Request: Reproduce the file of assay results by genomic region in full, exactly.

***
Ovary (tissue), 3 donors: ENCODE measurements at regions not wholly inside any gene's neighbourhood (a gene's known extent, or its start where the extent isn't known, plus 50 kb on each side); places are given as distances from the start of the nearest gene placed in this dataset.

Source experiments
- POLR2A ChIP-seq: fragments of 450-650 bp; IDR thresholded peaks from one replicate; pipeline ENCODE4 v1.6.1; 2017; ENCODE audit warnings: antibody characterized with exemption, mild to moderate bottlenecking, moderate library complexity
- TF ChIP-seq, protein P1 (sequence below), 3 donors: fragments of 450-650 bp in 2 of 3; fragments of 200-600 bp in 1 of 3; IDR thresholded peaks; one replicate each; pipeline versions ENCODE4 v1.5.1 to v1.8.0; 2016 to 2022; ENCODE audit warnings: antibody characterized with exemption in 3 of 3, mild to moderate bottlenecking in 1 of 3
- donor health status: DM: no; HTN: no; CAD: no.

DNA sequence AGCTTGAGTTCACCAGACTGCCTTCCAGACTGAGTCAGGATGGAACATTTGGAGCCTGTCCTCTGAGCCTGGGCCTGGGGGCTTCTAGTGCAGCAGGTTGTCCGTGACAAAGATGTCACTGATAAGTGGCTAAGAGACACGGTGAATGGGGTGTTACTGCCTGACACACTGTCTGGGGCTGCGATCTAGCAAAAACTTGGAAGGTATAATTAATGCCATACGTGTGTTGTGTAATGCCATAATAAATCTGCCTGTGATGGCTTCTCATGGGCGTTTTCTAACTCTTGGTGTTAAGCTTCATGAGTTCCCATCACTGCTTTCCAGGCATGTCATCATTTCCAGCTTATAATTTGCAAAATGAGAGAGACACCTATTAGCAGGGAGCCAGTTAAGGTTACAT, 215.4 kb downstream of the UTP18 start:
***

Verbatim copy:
Ovary (tissue), 3 donors: ENCODE measurements at regions not wholly inside any gene's neighbourhood (a gene's known extent, or its start where the extent isn't known, plus 50 kb on each side); places are given as distances from the start of the nearest gene placed in this dataset.

Source experiments
- POLR2A ChIP-seq: fragments of 450-650 bp; IDR thresholded peaks from one replicate; pipeline ENCODE4 v1.6.1; 2017; ENCODE audit warnings: antibody characterized with exemption, mild to moderate bottlenecking, moderate library complexity
- TF ChIP-seq, protein P1 (sequence below), 3 donors: fragments of 450-650 bp in 2 of 3; fragments of 200-600 bp in 1 of 3; IDR thresholded peaks; one replicate each; pipeline versions ENCODE4 v1.5.1 to v1.8.0; 2016 to 2022; ENCODE audit warnings: antibody characterized with exemption in 3 of 3, mild to moderate bottlenecking in 1 of 3
- donor health status: DM: no; HTN: no; CAD: no.

DNA sequence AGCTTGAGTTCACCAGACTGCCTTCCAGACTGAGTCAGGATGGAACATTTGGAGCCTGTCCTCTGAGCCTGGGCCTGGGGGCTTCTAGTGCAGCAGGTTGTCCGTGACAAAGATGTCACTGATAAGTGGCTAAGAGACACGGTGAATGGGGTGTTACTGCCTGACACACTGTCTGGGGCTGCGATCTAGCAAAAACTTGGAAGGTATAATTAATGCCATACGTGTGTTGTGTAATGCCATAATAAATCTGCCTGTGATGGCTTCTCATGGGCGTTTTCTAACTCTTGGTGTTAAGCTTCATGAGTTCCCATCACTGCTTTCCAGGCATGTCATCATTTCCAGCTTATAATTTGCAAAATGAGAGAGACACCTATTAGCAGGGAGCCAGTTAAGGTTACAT, 215.4 kb downstream of the UTP18 start: